Google finally announced that it gave up its tablet business. The Google hardware team will focus on building laptops, and google will continue to support other partners in tablet development in the future.
This is not good news for users or for Google, which is unfortunate given the amount of time and effort Google has put into this area. so, there are more questions: Why is Google still not succeeding after all this effort? What exactly is Google’s problem down the road? Are there new opportunities in the future?
With these questions in mind, checking out Google’s tablet history, and the answer may be in there.
Published: January 2011
The Motorola Xoom, debuted at CES in January 2011, was the first shot in the Android tablet race, and it was the product of Google’s battle with Apple’s iPad on tablets.
The reason is simple: the Xoom is the first tablet to run Android 3.0 Honeycomb system, with a new tablet-specific UI that includes an improved task-switching and notification interface, and bookmarks syncing and auto-fill forms were also first introduced, which was a distinct feature over the iPad at the time.
On the hardware side, the Xoom is no less powerful as the IPAD, with a 10.1 inch, 1280×800 resolution display, compared to the first generation iPad with 9.7 inch, 1024×768 resolution display. Xoom has a 1 GHz multi-core processor Nvidia Tegra 2 T20, with 1 GB of RAM and 32 GB of ROM, which was a very robust hardware configuration at the time.
The efforts in software and hardware have earned the Motorola Xoom a lot of media acclaim and demonstrated Google’s commitment to tablets. Still, high pricing ($799 versus $499 for the iPad) and a lack of start-up APPs haven’t made it as popular as the iPad, which sold about 100,000 units in its six weeks on the market. But next door, Apple sold 300,000 of the first-generation iPads on the first day, and the introduction of its successor, the Xoom 2, in November of that year didn’t make much of a dent. In the end, Google’s 2011 report card on tablets wasn’t great.
Launch Date: June 2012(first generation), July 2013(second generation)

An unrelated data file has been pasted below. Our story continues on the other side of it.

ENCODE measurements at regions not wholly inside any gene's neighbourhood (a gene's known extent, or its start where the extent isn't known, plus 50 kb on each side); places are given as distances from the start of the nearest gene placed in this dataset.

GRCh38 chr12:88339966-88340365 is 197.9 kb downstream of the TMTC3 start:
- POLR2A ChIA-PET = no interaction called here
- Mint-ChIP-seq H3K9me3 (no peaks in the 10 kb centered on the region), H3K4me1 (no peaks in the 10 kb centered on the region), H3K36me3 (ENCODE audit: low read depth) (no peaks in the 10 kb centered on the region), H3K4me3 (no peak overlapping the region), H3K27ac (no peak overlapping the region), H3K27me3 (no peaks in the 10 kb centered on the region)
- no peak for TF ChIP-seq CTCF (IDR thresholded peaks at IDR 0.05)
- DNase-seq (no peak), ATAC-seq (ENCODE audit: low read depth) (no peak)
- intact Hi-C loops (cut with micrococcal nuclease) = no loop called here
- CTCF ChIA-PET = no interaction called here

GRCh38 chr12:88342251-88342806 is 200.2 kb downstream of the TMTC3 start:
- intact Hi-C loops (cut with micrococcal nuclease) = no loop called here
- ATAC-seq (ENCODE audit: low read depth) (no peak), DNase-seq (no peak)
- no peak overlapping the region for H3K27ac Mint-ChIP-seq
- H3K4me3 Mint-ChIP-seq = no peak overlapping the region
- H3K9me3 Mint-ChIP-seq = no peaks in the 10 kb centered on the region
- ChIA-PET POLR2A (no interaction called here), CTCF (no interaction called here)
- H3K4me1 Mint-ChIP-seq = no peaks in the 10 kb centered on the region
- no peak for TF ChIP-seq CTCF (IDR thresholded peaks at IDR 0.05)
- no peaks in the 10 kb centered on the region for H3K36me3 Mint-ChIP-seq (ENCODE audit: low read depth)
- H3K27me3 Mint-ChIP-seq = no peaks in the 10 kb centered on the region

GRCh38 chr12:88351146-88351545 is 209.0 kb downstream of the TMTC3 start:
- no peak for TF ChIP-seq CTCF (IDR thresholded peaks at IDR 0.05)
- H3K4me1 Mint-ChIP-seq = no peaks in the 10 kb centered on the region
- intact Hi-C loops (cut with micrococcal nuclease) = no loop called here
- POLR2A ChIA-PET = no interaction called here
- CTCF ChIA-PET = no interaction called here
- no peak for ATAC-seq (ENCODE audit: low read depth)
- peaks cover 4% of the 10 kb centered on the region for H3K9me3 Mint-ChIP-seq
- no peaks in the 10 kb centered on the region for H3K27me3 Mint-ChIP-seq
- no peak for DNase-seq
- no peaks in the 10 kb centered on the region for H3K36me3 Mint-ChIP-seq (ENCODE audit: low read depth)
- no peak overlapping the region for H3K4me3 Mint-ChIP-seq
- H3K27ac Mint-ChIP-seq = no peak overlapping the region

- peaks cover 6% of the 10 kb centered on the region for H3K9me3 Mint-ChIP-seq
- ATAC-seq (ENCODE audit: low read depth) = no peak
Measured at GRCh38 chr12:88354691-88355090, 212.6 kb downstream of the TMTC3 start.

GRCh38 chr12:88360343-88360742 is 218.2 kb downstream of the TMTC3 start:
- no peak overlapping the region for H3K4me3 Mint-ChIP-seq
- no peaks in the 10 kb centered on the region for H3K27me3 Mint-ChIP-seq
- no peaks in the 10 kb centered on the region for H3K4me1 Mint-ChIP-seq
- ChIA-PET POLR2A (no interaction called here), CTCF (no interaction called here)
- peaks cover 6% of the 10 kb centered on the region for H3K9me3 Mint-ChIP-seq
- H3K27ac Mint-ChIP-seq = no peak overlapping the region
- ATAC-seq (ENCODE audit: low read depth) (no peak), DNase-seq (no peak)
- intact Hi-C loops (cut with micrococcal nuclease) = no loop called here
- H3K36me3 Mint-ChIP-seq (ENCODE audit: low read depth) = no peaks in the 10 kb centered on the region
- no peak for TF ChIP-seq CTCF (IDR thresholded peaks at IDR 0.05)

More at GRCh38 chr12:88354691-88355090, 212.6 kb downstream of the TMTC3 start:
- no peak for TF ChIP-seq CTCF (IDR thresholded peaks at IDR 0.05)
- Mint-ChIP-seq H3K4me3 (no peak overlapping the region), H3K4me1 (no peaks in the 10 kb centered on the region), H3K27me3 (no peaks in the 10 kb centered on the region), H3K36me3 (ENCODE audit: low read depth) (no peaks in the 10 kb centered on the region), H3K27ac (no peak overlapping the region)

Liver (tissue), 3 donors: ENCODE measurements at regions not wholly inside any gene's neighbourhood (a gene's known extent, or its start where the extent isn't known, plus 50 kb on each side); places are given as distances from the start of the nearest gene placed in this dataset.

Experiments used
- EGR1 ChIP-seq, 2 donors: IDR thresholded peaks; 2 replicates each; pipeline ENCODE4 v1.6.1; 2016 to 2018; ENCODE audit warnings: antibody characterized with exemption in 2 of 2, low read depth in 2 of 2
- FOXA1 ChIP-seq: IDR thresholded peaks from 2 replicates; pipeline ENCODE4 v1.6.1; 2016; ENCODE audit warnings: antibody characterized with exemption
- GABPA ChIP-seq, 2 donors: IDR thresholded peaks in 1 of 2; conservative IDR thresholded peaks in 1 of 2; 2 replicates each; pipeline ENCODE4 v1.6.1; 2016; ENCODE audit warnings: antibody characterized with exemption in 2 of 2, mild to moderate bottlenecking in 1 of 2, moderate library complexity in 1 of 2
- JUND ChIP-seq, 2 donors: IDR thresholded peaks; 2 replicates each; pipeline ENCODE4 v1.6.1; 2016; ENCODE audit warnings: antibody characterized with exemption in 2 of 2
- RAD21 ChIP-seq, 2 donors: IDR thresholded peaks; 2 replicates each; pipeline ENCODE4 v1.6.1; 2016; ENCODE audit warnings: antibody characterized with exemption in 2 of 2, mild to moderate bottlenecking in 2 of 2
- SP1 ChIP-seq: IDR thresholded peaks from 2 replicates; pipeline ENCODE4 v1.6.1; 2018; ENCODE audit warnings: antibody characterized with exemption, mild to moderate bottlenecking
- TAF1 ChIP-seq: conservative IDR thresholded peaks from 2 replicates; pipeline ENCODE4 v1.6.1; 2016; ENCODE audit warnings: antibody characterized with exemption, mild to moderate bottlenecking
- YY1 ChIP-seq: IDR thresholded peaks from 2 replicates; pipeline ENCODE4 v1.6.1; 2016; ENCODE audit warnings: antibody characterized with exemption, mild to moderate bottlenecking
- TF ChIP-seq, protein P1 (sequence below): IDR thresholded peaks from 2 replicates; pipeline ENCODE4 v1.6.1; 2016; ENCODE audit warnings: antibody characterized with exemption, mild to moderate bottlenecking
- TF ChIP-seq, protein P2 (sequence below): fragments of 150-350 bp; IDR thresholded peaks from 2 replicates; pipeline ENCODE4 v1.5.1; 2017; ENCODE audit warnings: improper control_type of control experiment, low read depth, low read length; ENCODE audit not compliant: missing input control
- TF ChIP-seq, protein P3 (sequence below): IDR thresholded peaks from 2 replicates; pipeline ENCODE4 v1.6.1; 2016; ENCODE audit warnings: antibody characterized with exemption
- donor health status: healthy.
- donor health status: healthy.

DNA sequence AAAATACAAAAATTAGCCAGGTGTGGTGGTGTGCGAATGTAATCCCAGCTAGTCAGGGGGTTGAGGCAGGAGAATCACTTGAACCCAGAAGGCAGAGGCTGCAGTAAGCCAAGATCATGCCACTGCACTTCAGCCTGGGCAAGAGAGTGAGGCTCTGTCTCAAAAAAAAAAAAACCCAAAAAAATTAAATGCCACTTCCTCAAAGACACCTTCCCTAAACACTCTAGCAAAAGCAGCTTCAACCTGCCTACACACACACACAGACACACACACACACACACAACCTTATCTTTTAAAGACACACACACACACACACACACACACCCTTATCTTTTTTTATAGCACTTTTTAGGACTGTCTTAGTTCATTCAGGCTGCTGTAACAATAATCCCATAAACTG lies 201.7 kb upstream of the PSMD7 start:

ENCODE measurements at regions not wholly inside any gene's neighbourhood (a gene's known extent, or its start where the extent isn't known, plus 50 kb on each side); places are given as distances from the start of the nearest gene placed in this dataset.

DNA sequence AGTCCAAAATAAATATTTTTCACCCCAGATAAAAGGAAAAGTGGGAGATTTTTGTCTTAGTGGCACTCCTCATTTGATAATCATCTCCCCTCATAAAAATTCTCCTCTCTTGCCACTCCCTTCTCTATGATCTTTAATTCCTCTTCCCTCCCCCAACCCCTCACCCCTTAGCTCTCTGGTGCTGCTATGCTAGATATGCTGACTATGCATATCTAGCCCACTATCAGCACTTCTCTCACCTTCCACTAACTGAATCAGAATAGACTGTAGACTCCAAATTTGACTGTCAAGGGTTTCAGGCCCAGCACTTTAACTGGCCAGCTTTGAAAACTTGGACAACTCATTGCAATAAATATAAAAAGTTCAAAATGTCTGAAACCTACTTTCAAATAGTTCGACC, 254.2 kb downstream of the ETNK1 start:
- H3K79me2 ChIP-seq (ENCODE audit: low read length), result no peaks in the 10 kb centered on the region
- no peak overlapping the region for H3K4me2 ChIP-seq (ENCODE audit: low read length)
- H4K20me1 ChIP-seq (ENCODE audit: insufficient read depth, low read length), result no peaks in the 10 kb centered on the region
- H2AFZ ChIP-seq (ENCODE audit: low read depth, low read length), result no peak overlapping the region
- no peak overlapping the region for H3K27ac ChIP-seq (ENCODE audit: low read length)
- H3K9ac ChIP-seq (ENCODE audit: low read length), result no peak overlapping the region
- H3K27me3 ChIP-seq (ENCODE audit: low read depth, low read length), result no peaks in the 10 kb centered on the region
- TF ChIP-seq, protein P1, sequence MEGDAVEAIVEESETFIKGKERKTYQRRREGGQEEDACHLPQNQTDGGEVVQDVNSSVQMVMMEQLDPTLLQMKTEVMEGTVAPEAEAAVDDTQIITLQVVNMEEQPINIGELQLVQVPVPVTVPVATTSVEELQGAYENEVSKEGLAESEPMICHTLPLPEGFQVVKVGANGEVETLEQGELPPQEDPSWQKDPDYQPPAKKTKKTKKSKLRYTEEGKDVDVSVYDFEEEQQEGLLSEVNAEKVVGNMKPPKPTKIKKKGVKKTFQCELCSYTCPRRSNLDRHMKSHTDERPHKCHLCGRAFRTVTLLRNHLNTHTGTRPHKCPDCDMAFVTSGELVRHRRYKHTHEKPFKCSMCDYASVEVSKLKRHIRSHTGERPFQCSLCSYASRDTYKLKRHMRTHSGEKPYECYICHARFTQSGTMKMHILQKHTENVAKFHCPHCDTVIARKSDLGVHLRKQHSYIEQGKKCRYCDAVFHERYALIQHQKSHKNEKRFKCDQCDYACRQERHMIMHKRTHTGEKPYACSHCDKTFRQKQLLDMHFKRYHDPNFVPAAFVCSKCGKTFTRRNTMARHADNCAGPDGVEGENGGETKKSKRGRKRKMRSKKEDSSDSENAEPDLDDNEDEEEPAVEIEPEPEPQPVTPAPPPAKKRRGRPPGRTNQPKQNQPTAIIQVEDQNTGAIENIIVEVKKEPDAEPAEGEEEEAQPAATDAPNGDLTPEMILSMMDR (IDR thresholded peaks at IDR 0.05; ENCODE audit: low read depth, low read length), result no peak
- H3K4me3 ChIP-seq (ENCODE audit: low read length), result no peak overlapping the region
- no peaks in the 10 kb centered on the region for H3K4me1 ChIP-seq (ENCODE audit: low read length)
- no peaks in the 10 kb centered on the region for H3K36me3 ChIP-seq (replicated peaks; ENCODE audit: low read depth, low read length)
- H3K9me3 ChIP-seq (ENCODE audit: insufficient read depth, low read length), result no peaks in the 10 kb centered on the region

The failure of the Xoom didn’t stop Google’s tablet dream, but rather reinforced its desire to make a tablet by itself. In 2012, Google began working with OEMs to create its own line of Android powered tablets, called Google Nexus, through independent design, development, and marketing.
The number 7 on the Nexus 7 doesn’t represent a 7th generation device, but rather a 7-inch screen. With Android 4.1, Google’s new operation system (Project Butter changes) and a new smart assistant, Google Now, makes it fluent and easier to use.
The hardwares were: a 1.3 GHz NVIDIA TEGRA 3 quad-core processor, 1 GB of RAM combined with 8 GB / 16 GB / 32 GB ROM, and the 7-inch 1280×800 display, which made it better than many phones at the time. The overall size (198.5×120×10.5 mm) and weight (340G) made it more portable than the iPad, attracting a lot of users (the IPAD mini got available for another five months) .
It’s the price that really makes the decision. The Nexus 7 captured people’s hearts with a starting price of $199(8 GB of RAM), and the latest system and good Google Service further cemented that appeal, and the product’s misplaced competition with the iPad has finally lifted its spirits, with sales of 7 million units. Google continued these fine traditions with the subsequent release of the second-generation Nexus 7. It is in fact Google’s most successful tablet product.
Launch Date: October 2012
In addition to making the Nexus 7 with Asus, Google also partnered with Samsung to launch the Nexus 10 in 2012. It’s a 10.1-inch tablet that also runs Android 4.2, following Google’s lead on the Nexus model, which still has strong hardware and the latest Android experience.
But, compared with the fourth-generation iPad released in the same year, the Nexus 10’s dual core Exynos 5 processor was no match for the iPad’s A6X processor. Though Nexus 10 had a higher resolution, but Retina Display on the 9.7-inch iPad was excellent with the mature iPad software ecosystem, the Nexus 10 product didn’t make much of a splash.
Launch Date: October 2014
The Nexus 9 is probably Google’s least-visible tablet. Unlike Apple that has been slow to ramp up its product line, Google hasn’t stuck to one size fits all. By 2014, the Nexus 9, developed jointly with HTC, was to be 8.9 inches, pretty close to the 9.7-inch iPad Apple upheld for a long time.